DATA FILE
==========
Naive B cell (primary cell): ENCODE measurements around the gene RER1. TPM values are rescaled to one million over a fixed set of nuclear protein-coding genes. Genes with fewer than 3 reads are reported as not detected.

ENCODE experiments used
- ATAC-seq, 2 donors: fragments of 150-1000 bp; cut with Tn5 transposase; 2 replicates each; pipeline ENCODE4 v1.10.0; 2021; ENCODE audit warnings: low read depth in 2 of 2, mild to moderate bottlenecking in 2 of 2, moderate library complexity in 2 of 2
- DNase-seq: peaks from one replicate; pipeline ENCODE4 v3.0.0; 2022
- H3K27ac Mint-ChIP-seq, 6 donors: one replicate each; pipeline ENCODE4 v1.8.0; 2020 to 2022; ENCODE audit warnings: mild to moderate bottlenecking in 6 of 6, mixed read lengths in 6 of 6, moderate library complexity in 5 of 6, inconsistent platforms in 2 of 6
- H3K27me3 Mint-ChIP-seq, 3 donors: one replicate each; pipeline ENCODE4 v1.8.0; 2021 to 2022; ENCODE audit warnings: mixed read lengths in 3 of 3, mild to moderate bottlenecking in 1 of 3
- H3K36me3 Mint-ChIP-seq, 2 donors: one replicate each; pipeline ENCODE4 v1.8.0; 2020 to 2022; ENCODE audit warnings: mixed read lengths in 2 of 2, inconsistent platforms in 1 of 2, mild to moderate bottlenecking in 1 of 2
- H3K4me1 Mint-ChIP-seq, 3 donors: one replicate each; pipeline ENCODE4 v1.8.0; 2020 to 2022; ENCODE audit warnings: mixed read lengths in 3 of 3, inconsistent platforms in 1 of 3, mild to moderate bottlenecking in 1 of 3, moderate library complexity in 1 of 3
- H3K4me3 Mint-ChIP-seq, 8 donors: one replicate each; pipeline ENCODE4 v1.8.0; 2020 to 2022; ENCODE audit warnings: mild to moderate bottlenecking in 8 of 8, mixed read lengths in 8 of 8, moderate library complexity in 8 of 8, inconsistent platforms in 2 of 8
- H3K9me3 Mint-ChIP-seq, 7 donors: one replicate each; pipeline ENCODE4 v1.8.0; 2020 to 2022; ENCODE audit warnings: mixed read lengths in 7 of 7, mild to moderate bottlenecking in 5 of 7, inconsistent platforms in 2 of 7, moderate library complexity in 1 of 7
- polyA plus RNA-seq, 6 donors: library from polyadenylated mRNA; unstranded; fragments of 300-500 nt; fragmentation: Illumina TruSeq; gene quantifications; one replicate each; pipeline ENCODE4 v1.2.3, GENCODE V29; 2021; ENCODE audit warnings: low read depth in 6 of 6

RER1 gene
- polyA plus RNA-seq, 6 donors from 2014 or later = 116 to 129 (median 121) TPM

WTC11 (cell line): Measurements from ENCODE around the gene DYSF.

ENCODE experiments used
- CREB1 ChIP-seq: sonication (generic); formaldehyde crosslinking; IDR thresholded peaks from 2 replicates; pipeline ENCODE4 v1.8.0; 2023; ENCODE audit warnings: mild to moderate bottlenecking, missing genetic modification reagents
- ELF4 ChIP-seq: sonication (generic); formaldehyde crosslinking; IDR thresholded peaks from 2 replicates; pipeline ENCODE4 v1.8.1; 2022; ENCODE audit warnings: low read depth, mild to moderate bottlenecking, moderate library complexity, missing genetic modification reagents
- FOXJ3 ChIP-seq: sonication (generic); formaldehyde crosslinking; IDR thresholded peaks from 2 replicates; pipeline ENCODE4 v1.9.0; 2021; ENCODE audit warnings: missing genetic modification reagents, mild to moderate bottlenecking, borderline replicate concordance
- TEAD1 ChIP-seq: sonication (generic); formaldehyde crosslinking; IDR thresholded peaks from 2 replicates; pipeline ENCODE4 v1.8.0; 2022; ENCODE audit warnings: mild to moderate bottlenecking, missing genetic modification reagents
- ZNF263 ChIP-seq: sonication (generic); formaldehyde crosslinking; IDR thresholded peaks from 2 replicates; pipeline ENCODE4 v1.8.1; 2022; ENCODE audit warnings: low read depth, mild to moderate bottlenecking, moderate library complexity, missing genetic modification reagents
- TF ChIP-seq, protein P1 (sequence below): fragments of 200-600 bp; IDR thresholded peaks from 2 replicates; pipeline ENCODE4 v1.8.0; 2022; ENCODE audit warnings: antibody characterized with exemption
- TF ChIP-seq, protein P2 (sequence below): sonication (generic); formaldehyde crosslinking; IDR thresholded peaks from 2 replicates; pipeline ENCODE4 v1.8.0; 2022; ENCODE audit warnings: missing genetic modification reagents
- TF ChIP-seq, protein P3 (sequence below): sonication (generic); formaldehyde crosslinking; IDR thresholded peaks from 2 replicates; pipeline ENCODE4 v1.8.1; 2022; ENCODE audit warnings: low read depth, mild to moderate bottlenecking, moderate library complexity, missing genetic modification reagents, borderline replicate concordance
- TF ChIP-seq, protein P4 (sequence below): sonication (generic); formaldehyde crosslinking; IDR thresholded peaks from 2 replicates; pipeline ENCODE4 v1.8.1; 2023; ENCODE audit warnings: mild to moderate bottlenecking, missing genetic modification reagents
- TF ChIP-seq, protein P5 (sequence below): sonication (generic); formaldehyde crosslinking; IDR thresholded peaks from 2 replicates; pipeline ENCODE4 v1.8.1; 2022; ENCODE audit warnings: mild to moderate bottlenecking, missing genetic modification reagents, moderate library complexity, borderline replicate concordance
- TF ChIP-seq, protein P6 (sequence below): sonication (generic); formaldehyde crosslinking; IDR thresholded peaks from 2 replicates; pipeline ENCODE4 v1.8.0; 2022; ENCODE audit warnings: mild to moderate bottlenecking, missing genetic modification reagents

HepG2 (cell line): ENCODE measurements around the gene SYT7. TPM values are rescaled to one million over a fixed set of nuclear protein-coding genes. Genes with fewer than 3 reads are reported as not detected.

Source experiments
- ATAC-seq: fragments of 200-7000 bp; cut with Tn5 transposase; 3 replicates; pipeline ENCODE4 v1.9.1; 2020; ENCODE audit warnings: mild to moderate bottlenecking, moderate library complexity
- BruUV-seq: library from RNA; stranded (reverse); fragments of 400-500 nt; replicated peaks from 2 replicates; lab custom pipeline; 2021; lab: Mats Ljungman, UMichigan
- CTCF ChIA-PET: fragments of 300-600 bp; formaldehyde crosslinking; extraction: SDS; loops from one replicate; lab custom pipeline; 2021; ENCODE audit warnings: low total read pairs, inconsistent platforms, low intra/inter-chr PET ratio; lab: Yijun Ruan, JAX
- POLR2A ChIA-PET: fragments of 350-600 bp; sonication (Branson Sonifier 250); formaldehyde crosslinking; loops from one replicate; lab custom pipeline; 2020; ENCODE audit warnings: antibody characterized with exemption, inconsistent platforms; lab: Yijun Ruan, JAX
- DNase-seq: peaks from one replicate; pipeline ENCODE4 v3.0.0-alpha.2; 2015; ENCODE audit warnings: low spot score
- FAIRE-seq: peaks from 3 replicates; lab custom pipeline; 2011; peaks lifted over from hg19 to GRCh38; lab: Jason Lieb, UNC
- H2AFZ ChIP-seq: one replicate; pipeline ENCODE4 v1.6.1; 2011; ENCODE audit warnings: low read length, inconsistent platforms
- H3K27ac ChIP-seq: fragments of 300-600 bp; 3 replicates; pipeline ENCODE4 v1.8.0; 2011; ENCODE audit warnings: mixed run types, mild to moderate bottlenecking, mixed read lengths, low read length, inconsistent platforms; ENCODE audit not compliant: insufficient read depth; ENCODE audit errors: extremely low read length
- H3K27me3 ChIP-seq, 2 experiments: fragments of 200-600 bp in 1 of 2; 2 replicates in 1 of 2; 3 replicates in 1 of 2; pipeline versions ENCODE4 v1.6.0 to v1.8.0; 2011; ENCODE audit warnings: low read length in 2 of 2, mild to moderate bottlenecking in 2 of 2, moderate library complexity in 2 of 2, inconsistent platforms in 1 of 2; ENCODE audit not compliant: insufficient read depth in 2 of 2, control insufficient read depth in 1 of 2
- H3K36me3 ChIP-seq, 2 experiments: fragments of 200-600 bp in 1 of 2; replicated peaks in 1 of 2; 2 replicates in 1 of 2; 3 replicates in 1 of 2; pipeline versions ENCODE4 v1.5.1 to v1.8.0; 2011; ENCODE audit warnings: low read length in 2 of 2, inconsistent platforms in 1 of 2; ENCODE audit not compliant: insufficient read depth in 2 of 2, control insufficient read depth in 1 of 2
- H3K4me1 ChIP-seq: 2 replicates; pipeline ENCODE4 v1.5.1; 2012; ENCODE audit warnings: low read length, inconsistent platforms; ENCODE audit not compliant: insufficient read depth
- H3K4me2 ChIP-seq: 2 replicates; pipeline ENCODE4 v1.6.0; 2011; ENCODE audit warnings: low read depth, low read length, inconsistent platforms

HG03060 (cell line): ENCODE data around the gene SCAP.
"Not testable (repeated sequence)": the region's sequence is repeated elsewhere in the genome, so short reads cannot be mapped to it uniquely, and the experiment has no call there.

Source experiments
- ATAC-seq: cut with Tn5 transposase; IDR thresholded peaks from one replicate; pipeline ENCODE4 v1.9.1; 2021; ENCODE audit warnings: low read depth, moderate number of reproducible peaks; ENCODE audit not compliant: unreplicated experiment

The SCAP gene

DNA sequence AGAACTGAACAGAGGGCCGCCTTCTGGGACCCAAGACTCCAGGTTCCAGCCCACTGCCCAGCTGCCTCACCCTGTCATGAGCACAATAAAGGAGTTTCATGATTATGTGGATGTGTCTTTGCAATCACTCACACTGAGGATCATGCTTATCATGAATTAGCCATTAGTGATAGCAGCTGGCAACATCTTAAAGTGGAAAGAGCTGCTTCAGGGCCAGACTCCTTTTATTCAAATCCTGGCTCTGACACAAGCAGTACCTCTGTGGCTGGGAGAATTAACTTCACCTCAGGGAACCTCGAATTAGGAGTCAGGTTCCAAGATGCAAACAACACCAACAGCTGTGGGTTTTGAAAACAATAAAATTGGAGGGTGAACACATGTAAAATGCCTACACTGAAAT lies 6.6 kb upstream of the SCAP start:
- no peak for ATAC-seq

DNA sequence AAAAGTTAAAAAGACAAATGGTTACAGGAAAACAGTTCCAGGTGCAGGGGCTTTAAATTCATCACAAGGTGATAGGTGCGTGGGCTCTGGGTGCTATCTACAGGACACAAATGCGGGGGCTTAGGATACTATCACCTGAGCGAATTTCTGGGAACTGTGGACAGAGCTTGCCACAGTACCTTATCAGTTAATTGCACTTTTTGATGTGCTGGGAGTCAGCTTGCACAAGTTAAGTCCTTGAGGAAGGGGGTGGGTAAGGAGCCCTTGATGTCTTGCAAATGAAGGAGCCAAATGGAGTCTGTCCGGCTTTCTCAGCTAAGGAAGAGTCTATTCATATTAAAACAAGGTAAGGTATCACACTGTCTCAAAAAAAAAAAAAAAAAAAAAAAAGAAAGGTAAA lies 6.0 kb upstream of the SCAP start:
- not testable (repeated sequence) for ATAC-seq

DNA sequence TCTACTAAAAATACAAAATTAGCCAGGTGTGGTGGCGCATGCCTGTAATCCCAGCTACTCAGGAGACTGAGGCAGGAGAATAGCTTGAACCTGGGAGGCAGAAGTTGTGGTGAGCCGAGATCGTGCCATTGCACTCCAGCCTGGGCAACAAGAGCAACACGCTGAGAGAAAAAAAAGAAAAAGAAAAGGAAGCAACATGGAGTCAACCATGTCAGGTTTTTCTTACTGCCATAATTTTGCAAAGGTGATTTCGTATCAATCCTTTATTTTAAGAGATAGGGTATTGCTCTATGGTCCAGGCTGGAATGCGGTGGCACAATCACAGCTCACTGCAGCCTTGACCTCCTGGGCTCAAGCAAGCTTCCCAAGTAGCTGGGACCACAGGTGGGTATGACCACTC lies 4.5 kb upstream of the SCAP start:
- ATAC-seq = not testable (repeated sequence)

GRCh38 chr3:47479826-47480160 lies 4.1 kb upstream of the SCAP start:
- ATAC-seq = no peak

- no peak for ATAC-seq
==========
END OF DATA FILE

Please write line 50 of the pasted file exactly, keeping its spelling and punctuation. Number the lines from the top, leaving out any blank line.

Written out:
DNA sequence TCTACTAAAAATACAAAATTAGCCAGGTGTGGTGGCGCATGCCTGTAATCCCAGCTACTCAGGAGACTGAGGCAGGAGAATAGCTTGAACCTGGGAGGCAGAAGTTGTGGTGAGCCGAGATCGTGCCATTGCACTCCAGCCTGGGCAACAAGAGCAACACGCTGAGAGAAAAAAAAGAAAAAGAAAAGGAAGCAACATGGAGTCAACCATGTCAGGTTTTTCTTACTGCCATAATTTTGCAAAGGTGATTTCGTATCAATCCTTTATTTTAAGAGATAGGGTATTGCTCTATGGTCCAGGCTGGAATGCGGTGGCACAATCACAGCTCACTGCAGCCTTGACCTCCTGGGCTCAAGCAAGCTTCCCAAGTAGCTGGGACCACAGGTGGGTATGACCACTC lies 4.5 kb upstream of the SCAP start: